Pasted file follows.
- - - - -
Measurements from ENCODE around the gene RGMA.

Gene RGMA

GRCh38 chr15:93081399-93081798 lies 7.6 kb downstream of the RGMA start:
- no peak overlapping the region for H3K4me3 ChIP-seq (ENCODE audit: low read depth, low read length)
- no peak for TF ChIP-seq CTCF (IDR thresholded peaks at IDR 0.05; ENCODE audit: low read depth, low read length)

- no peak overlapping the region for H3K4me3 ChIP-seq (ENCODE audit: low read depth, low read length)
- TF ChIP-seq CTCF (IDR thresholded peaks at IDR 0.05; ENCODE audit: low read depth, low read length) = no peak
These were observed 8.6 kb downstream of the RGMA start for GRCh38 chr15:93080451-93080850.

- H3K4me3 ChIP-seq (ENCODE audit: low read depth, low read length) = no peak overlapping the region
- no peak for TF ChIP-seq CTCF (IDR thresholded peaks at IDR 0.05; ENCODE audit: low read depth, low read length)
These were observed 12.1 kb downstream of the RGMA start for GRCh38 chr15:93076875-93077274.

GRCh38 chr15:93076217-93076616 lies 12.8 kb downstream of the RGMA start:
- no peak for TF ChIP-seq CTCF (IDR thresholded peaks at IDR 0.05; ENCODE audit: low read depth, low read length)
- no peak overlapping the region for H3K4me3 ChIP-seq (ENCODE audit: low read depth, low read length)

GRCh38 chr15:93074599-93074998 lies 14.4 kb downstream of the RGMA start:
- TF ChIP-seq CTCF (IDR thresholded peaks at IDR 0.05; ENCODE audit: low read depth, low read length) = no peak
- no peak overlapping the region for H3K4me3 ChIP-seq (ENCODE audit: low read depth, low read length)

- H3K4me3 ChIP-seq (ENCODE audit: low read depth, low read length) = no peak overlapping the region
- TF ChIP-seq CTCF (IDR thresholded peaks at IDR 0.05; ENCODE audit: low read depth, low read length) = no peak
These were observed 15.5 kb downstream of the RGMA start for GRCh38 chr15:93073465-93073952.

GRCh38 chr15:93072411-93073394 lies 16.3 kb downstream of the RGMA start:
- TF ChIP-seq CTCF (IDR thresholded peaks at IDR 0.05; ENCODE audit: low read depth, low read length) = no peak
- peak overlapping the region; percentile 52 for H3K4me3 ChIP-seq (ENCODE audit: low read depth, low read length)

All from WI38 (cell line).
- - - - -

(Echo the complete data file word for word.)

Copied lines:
Measurements from ENCODE around the gene RGMA.

Gene RGMA

GRCh38 chr15:93081399-93081798 lies 7.6 kb downstream of the RGMA start:
- no peak overlapping the region for H3K4me3 ChIP-seq (ENCODE audit: low read depth, low read length)
- no peak for TF ChIP-seq CTCF (IDR thresholded peaks at IDR 0.05; ENCODE audit: low read depth, low read length)

- no peak overlapping the region for H3K4me3 ChIP-seq (ENCODE audit: low read depth, low read length)
- TF ChIP-seq CTCF (IDR thresholded peaks at IDR 0.05; ENCODE audit: low read depth, low read length) = no peak
These were observed 8.6 kb downstream of the RGMA start for GRCh38 chr15:93080451-93080850.

- H3K4me3 ChIP-seq (ENCODE audit: low read depth, low read length) = no peak overlapping the region
- no peak for TF ChIP-seq CTCF (IDR thresholded peaks at IDR 0.05; ENCODE audit: low read depth, low read length)
These were observed 12.1 kb downstream of the RGMA start for GRCh38 chr15:93076875-93077274.

GRCh38 chr15:93076217-93076616 lies 12.8 kb downstream of the RGMA start:
- no peak for TF ChIP-seq CTCF (IDR thresholded peaks at IDR 0.05; ENCODE audit: low read depth, low read length)
- no peak overlapping the region for H3K4me3 ChIP-seq (ENCODE audit: low read depth, low read length)

GRCh38 chr15:93074599-93074998 lies 14.4 kb downstream of the RGMA start:
- TF ChIP-seq CTCF (IDR thresholded peaks at IDR 0.05; ENCODE audit: low read depth, low read length) = no peak
- no peak overlapping the region for H3K4me3 ChIP-seq (ENCODE audit: low read depth, low read length)

- H3K4me3 ChIP-seq (ENCODE audit: low read depth, low read length) = no peak overlapping the region
- TF ChIP-seq CTCF (IDR thresholded peaks at IDR 0.05; ENCODE audit: low read depth, low read length) = no peak
These were observed 15.5 kb downstream of the RGMA start for GRCh38 chr15:93073465-93073952.

GRCh38 chr15:93072411-93073394 lies 16.3 kb downstream of the RGMA start:
- TF ChIP-seq CTCF (IDR thresholded peaks at IDR 0.05; ENCODE audit: low read depth, low read length) = no peak
- peak overlapping the region; percentile 52 for H3K4me3 ChIP-seq (ENCODE audit: low read depth, low read length)

All from WI38 (cell line).